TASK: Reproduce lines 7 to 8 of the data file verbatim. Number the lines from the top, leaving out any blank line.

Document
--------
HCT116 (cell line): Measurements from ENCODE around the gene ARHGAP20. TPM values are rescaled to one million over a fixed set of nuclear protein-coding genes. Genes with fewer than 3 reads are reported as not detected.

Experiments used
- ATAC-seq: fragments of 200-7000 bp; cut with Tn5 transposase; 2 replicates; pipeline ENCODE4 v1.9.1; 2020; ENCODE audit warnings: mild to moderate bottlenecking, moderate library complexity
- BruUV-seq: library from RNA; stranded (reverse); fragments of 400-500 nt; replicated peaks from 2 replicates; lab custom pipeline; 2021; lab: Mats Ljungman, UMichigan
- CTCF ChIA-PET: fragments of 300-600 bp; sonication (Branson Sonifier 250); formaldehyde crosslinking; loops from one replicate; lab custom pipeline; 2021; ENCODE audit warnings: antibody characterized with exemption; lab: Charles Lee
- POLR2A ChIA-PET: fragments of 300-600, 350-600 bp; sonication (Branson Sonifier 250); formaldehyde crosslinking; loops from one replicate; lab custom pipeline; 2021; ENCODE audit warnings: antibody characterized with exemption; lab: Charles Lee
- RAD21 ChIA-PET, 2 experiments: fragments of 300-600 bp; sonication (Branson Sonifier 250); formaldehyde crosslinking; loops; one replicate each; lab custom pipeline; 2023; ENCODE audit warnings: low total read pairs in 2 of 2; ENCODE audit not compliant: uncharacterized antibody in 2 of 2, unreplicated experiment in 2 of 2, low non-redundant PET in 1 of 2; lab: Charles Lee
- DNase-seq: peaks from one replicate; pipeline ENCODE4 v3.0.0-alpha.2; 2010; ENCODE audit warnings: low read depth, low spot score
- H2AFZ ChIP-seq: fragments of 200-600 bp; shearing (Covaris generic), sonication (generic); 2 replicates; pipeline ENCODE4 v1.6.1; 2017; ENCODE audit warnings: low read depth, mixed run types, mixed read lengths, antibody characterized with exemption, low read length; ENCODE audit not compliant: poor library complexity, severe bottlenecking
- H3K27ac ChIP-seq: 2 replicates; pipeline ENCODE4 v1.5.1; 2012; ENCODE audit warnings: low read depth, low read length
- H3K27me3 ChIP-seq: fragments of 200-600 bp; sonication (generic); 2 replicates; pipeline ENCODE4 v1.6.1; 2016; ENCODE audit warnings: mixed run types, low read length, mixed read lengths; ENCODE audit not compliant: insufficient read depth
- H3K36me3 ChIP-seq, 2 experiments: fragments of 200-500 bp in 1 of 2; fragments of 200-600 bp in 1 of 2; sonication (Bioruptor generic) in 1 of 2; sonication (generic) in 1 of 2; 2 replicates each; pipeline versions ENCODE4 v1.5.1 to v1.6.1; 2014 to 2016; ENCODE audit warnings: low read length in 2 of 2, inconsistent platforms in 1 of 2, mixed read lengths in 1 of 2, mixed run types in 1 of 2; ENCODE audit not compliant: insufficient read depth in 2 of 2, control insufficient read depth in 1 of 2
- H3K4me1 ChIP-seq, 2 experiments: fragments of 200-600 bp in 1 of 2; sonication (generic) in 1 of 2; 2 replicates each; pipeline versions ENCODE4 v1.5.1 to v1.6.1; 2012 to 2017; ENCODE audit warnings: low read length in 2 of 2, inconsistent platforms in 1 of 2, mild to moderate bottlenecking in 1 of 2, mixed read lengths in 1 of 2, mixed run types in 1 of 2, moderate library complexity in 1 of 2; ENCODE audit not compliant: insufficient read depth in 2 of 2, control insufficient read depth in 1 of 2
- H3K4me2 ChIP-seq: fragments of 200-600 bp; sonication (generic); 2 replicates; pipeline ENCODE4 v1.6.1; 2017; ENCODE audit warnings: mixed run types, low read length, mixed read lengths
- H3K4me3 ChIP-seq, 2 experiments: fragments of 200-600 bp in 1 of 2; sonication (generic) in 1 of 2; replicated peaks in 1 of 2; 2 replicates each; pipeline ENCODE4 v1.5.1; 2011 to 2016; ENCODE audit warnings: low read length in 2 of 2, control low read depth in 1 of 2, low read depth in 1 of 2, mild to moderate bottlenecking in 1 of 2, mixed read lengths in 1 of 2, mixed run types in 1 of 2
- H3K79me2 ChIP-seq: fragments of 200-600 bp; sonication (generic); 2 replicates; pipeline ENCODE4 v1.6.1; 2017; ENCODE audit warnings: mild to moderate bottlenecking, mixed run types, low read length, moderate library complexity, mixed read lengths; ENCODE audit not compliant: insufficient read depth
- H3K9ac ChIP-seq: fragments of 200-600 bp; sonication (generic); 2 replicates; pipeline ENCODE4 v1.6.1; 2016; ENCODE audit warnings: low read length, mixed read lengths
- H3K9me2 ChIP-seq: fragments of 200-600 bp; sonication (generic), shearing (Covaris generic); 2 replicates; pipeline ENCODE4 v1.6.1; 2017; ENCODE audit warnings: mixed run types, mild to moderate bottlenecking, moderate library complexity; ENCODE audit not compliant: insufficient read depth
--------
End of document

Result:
- RAD21 ChIA-PET, 2 experiments: fragments of 300-600 bp; sonication (Branson Sonifier 250); formaldehyde crosslinking; loops; one replicate each; lab custom pipeline; 2023; ENCODE audit warnings: low total read pairs in 2 of 2; ENCODE audit not compliant: uncharacterized antibody in 2 of 2, unreplicated experiment in 2 of 2, low non-redundant PET in 1 of 2; lab: Charles Lee
- DNase-seq: peaks from one replicate; pipeline ENCODE4 v3.0.0-alpha.2; 2010; ENCODE audit warnings: low read depth, low spot score